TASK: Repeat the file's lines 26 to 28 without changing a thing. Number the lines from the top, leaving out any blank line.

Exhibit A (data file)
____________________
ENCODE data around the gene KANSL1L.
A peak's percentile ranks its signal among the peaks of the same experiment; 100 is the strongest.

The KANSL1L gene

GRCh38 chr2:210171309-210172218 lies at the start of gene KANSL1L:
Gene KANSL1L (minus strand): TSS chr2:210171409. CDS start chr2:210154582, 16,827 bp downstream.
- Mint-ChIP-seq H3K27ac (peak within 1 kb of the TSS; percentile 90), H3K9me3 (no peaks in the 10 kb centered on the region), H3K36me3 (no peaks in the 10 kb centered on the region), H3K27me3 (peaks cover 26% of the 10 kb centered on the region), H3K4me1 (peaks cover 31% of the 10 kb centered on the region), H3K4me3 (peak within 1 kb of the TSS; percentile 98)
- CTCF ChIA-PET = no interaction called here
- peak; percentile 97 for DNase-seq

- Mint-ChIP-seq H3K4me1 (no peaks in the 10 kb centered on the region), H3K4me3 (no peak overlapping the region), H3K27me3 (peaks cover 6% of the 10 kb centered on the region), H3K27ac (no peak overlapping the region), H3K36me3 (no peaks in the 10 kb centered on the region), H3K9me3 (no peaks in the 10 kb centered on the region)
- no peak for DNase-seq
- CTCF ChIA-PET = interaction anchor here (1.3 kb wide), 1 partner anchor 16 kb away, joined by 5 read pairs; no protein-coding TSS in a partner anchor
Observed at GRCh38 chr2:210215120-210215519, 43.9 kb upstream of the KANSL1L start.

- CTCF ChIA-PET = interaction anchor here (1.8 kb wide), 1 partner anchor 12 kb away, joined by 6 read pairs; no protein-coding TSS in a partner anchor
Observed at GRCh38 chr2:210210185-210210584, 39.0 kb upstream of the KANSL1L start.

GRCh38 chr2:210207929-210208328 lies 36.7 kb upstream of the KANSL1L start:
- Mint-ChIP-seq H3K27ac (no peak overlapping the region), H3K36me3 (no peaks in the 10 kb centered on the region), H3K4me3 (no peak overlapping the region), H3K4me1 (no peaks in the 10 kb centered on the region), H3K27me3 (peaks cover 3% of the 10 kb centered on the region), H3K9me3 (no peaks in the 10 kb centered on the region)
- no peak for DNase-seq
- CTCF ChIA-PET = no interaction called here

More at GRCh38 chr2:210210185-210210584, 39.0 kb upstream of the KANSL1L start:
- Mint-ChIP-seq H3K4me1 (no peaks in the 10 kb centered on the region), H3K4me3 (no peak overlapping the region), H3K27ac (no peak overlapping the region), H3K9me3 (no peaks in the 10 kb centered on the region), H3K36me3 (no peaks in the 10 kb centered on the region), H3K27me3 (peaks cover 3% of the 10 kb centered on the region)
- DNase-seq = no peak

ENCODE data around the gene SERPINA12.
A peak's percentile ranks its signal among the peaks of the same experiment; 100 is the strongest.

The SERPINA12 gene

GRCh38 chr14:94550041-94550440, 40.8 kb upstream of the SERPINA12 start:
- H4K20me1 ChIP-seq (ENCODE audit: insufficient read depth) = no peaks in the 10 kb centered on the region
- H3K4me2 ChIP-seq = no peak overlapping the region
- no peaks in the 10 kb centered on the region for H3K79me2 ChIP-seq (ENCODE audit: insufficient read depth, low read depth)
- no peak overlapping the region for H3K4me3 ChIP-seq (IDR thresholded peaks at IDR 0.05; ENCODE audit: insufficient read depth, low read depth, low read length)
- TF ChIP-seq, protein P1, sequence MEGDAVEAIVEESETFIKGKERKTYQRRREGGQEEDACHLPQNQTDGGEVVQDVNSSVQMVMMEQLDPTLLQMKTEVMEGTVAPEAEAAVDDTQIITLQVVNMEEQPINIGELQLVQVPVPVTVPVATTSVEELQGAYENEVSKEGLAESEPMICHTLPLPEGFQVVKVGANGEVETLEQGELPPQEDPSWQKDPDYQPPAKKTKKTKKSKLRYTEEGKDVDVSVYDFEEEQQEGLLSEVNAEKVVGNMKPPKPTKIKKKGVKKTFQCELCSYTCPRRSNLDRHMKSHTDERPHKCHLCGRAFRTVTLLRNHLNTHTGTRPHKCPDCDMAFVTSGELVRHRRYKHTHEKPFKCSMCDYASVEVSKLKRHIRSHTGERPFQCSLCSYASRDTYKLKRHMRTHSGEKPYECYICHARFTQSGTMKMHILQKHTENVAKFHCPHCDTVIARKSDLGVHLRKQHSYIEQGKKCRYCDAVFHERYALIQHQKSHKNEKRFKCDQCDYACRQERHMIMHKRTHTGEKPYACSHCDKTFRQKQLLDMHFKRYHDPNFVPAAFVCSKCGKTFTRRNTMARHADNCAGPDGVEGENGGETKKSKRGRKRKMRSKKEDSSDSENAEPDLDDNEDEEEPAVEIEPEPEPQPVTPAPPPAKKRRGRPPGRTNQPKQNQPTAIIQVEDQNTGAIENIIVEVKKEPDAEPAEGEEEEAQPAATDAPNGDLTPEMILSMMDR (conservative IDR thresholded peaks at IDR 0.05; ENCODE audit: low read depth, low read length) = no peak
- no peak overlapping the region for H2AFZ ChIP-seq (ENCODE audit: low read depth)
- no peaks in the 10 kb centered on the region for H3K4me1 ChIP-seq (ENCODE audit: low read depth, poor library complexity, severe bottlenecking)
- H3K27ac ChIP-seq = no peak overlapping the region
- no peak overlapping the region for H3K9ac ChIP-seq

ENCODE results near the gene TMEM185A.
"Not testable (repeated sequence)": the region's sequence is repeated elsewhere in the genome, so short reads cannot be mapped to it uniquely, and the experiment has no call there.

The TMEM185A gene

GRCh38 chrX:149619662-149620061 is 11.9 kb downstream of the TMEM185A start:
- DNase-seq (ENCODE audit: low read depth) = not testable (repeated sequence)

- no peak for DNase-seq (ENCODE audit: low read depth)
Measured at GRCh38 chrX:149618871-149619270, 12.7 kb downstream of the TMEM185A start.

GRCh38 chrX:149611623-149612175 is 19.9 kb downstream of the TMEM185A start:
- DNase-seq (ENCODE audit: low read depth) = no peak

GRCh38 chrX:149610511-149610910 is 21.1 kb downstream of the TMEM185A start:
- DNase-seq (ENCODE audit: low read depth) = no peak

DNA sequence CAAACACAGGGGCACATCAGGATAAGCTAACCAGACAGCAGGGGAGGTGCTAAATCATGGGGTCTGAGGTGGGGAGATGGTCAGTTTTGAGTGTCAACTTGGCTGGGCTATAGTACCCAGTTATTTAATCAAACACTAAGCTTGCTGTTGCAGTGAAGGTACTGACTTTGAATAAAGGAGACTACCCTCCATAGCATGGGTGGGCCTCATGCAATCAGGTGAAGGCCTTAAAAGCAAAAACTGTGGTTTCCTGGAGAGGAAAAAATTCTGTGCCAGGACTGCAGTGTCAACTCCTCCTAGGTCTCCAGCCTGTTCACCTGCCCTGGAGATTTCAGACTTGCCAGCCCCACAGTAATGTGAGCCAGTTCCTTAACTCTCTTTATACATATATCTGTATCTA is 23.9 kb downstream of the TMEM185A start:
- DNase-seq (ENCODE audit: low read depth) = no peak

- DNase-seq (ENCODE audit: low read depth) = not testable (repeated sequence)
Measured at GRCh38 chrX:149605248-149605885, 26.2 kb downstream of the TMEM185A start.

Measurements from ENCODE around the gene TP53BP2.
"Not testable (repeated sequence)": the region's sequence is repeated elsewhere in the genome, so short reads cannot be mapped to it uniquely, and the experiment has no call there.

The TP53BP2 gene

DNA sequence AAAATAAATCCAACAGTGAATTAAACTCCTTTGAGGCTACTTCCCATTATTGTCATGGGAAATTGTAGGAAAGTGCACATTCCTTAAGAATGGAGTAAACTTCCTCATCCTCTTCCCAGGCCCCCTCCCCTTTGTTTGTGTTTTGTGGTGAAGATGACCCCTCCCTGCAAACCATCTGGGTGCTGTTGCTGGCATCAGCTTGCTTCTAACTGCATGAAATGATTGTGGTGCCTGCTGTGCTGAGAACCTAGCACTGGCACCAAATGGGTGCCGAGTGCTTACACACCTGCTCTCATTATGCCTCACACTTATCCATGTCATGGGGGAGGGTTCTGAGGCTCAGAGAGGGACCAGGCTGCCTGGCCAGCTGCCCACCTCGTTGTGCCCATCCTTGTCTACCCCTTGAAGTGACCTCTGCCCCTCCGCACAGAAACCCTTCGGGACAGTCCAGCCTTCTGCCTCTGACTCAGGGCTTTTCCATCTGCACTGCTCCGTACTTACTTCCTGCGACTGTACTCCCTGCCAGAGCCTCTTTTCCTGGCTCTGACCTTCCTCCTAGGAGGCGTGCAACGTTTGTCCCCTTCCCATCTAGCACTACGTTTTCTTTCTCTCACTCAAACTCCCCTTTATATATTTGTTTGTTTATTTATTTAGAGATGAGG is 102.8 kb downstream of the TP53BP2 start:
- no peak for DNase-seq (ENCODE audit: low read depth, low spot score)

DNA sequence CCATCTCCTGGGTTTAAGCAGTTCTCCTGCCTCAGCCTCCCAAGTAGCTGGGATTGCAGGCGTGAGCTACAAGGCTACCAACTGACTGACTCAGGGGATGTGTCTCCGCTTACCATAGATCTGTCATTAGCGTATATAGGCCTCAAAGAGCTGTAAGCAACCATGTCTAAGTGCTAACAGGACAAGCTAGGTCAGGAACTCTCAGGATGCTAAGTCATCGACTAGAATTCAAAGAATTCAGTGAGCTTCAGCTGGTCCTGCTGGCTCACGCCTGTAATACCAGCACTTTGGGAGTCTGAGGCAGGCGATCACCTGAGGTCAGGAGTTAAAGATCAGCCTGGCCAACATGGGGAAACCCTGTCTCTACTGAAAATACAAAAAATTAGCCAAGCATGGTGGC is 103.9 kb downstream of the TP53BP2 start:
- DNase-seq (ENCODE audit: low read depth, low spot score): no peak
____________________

- H4K20me1 ChIP-seq (ENCODE audit: insufficient read depth) = no peaks in the 10 kb centered on the region
- H3K4me2 ChIP-seq = no peak overlapping the region
- no peaks in the 10 kb centered on the region for H3K79me2 ChIP-seq (ENCODE audit: insufficient read depth, low read depth)